Green Swan deal bets on centralized approach to the sales of marijuana
Green Swan Capital Corp. (TSXV: GSW) announced last week that it has entered into a Letter of Intent with a private Nova Scotia company to legally market medical marijuana products in Canada with the assistance of Aboriginal Canadian businesses. The approach deals with two pains plaguing the marijuana industry.
The announcement evokes a creative approach that draws on two principles. On the one hand it is an effort at taking advantage of downstream value chain opportunities. On the other hand it recognizes the importance of Aboriginal set-asides in the procurement strategy of the Canadian government.
Traditional wisdom from other economic sectors dictates that downstream opportunities in the marijuana industry have potential for better profit margins than selling dry buds. In agriculture, for example, traditional farmers operate with tight margins and are subjected to all kinds of risks whereas the stakeholders operating down the value-chain play with better operating margins and lesser risk profiles.
In theory the growing demand for hemp and marijuana edibles, creams, ointments, drinks shows the potential for the emergence of niche markets.
But I have not seen applicable value chain data for the Canadian context, especially how one can circumvent the highly restrictive MMPR rules with respect to marketing.
And the industry is holding its collective breath waiting to understand how the newly minted Trudeau government will make good of its electoral promise to legalize recreational marijuana.
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Under the best-case scenario, Canada will legalize marijuana and marijuana products will end up under the control of the Natural Health Products Regulations, which are under the purview of the Food and Drugs Act.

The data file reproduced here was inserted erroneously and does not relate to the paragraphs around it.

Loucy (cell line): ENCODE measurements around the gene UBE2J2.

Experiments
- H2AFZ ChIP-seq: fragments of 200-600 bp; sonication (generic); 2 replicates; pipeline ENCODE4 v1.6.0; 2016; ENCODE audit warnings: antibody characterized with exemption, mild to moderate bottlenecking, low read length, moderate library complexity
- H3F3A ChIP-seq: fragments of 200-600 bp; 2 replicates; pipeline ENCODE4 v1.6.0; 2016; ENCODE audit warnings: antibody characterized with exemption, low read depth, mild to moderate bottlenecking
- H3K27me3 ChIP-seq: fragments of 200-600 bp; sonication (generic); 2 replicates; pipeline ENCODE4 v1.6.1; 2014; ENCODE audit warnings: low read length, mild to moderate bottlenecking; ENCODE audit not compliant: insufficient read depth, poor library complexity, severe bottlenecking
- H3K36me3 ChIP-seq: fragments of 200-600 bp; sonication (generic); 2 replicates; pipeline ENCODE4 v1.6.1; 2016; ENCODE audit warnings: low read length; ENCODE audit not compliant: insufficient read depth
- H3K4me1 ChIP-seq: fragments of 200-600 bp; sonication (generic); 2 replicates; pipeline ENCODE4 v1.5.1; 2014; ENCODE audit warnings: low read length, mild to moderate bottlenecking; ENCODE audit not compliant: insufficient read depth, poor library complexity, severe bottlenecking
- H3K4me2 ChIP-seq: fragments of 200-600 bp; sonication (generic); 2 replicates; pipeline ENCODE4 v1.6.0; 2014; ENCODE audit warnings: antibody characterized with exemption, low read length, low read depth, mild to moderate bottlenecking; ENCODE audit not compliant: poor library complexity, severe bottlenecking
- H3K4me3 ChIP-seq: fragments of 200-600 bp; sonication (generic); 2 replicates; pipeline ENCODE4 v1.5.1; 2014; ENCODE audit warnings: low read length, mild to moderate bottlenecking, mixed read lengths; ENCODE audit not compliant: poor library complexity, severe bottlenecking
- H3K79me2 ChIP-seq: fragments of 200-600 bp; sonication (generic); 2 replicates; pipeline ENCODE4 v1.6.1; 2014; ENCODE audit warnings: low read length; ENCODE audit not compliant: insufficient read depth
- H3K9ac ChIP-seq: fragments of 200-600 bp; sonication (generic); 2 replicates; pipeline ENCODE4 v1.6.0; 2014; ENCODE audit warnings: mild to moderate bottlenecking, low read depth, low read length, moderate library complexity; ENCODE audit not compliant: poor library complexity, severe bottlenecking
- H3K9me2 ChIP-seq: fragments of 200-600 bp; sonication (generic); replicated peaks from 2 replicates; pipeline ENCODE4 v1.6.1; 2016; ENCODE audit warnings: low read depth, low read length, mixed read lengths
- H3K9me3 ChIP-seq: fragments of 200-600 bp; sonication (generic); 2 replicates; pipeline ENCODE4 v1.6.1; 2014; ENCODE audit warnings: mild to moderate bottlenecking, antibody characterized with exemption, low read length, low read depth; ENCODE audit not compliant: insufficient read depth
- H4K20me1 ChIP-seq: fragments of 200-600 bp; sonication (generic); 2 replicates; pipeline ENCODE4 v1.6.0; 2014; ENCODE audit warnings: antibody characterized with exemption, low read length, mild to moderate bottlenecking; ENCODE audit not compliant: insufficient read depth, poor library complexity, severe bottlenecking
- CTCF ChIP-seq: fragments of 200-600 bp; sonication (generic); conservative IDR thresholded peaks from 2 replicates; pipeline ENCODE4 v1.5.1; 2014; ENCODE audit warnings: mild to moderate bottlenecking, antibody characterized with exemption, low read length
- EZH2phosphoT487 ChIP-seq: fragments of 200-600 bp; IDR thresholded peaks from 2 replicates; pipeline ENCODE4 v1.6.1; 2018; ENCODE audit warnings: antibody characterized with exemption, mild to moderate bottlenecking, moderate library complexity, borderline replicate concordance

But Canadian stakeholders are now working under the worst-case scenario under the MMPR regulations that tightly limits marketing efforts by licensed producers.
Therefore, it is evident that Green Swan is positioning itself for taking advantage of the potentially new legislative relaxation.
But I don’t have this kind of data for the Canadian cannabis value chain. If this comes into play, I would expect niche markets to develop quickly which high margins, and then the commoditization of value added cannabis products would cause price compression.
The second noteworthy aspect of the Green Swan announcement evokes the preferential procurement of Aboriginal people in Canada called Procurement Strategy for Aboriginal Business (PSAB). There are over 37,000 Aboriginal-owned businesses across Canada. In fact, Aboriginal people are creating new businesses at 9 times the rate of the average Canadian, according to the CCAB 2011 Aboriginal Business Survey. The most recent census revealed that over 5 years, there was a 38% increase of Aboriginal Business owners – this exceeds that of self-employed Canadians overall. Aboriginal businesses have also created approximately 82,000 full time jobs as well as 18,000 part time jobs and the future looks even better
The PSAB is open to all Aboriginal businesses, including sole proprietorships, limited companies, co-operatives, partnerships, and not-for-profit organizations.
To be considered an Aboriginal business (In Canada, the term Aboriginal people refers to First Nations, Métis and Inuit), the following criteria must be met: at least 51% of the firm must be owned and controlled by Aboriginal people, and if the firm has six or more full-time staff, at least one third of the employees must be Aboriginal.
Under the PSAB, contracts that serve a primarily Aboriginal population are set aside for competition among qualified Aboriginal businesses. Federal employees are also encouraged to voluntarily set aside opportunities for competition among Aboriginal businesses whenever practical. If the Canadian government takes a centralized approach to the sales and distribution of marijuana, this will be an incredible opportunity.
Dr. Luc C. Duchesne is a Speaker and Author with a PhD in Biochemistry. With three decades of scientific and business experience, he has published ... <Read more about Dr. Luc Duchesne>